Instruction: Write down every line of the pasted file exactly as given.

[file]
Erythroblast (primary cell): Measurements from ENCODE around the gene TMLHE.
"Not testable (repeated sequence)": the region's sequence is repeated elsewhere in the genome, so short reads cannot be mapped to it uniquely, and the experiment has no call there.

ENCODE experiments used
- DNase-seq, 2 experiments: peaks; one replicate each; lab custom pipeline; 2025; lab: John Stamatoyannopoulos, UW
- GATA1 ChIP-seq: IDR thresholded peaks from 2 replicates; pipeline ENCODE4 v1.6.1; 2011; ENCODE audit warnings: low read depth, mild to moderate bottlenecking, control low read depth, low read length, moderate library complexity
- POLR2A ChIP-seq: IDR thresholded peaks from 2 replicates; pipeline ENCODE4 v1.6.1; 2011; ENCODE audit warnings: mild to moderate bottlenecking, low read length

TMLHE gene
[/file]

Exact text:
Erythroblast (primary cell): Measurements from ENCODE around the gene TMLHE.
"Not testable (repeated sequence)": the region's sequence is repeated elsewhere in the genome, so short reads cannot be mapped to it uniquely, and the experiment has no call there.

ENCODE experiments used
- DNase-seq, 2 experiments: peaks; one replicate each; lab custom pipeline; 2025; lab: John Stamatoyannopoulos, UW
- GATA1 ChIP-seq: IDR thresholded peaks from 2 replicates; pipeline ENCODE4 v1.6.1; 2011; ENCODE audit warnings: low read depth, mild to moderate bottlenecking, control low read depth, low read length, moderate library complexity
- POLR2A ChIP-seq: IDR thresholded peaks from 2 replicates; pipeline ENCODE4 v1.6.1; 2011; ENCODE audit warnings: mild to moderate bottlenecking, low read length

TMLHE gene